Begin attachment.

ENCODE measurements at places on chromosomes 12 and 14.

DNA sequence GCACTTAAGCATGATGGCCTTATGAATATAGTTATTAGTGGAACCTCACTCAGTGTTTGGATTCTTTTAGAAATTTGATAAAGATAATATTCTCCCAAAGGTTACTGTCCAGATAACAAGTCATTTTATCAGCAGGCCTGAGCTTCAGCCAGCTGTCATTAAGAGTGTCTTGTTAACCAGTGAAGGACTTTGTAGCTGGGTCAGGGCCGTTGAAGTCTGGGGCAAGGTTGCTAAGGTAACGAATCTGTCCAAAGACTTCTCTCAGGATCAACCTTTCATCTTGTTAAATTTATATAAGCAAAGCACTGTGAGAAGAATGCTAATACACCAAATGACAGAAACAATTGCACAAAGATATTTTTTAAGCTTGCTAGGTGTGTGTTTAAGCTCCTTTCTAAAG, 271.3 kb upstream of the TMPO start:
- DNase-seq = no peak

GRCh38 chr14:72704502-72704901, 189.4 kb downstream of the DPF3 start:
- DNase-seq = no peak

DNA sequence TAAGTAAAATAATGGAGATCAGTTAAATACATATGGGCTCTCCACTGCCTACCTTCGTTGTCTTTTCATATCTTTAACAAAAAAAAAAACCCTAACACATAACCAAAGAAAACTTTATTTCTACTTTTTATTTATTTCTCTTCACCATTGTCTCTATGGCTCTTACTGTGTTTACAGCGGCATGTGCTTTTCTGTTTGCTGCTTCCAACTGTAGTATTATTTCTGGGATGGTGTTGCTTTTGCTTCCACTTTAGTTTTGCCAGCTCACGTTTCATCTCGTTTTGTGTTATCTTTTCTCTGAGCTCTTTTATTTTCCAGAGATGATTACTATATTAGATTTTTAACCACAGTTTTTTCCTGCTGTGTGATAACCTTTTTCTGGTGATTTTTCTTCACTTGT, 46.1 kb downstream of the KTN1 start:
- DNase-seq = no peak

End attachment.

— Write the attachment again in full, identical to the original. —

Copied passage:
ENCODE measurements at places on chromosomes 12 and 14.

DNA sequence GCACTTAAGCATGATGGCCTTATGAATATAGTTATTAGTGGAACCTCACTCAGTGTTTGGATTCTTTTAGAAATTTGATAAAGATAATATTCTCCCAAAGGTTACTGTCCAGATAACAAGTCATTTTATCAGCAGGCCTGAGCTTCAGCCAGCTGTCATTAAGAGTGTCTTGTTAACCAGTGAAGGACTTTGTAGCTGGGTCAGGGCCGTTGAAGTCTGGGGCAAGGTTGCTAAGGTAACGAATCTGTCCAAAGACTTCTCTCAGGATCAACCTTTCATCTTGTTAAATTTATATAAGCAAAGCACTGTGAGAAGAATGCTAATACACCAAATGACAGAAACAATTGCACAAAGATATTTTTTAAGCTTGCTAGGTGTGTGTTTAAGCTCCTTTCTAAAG, 271.3 kb upstream of the TMPO start:
- DNase-seq = no peak

GRCh38 chr14:72704502-72704901, 189.4 kb downstream of the DPF3 start:
- DNase-seq = no peak

DNA sequence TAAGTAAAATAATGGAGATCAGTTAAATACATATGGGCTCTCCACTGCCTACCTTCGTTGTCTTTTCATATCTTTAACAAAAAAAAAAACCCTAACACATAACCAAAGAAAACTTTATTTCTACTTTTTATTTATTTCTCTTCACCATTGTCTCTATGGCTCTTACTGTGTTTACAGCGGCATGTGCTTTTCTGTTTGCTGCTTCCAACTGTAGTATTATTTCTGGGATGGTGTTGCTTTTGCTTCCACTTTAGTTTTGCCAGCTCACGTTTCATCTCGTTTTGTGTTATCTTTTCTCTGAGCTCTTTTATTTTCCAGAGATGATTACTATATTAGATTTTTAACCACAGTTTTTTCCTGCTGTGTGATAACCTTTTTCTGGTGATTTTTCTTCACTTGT, 46.1 kb downstream of the KTN1 start:
- DNase-seq = no peak